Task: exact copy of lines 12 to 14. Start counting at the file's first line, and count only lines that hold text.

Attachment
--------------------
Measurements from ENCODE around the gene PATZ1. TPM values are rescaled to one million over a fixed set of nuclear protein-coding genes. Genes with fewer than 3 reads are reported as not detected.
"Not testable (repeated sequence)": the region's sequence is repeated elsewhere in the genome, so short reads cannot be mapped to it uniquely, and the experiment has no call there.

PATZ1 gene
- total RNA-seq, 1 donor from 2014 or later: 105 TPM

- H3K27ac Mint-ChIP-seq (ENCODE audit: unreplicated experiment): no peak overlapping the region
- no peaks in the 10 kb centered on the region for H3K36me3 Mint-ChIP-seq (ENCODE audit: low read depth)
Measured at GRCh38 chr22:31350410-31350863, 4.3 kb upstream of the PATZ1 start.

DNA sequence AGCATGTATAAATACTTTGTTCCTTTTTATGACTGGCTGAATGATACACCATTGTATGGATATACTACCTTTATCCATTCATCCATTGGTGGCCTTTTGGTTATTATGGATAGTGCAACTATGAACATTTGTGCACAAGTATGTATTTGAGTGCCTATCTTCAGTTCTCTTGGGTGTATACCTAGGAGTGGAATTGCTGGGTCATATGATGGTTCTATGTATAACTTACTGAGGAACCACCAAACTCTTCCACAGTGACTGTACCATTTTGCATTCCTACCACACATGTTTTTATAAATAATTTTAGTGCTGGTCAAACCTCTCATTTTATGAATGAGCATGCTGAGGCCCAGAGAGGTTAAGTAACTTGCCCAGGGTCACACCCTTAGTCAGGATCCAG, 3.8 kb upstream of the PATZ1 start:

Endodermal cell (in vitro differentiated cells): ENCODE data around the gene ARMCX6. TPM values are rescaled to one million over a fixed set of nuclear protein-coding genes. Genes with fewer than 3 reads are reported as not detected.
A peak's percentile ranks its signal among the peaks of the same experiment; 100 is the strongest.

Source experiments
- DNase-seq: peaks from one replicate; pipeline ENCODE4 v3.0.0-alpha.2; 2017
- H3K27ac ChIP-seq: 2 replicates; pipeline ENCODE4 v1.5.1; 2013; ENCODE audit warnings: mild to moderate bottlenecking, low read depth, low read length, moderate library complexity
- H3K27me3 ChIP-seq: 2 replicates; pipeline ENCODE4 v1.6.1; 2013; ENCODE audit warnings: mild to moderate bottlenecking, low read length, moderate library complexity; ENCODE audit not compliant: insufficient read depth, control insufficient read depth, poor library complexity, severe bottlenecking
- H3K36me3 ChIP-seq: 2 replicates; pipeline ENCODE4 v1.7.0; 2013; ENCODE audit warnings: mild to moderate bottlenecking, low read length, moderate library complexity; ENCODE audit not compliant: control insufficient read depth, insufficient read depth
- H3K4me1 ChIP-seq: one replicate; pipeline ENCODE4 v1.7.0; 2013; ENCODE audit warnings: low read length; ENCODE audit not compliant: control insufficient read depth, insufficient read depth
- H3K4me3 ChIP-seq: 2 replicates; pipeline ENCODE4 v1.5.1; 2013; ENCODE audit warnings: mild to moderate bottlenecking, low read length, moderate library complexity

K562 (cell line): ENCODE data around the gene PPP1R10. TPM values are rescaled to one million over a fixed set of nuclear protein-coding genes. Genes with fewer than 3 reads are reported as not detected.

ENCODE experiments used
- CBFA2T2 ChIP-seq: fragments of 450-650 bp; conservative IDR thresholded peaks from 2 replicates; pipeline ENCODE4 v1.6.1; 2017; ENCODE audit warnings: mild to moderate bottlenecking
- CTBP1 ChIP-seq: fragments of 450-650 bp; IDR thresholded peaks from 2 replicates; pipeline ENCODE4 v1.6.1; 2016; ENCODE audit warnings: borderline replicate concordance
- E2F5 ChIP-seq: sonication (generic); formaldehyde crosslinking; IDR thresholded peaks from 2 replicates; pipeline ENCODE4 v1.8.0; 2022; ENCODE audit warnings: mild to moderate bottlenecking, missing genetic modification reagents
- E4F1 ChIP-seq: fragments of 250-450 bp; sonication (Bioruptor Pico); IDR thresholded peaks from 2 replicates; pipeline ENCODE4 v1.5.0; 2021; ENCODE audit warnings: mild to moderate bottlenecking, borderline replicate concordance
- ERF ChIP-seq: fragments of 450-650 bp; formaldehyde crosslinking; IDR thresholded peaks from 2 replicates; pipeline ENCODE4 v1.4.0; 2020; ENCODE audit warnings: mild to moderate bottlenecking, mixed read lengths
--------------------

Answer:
- DNase-seq: peaks from one replicate; pipeline ENCODE4 v3.0.0-alpha.2; 2017
- H3K27ac ChIP-seq: 2 replicates; pipeline ENCODE4 v1.5.1; 2013; ENCODE audit warnings: mild to moderate bottlenecking, low read depth, low read length, moderate library complexity
- H3K27me3 ChIP-seq: 2 replicates; pipeline ENCODE4 v1.6.1; 2013; ENCODE audit warnings: mild to moderate bottlenecking, low read length, moderate library complexity; ENCODE audit not compliant: insufficient read depth, control insufficient read depth, poor library complexity, severe bottlenecking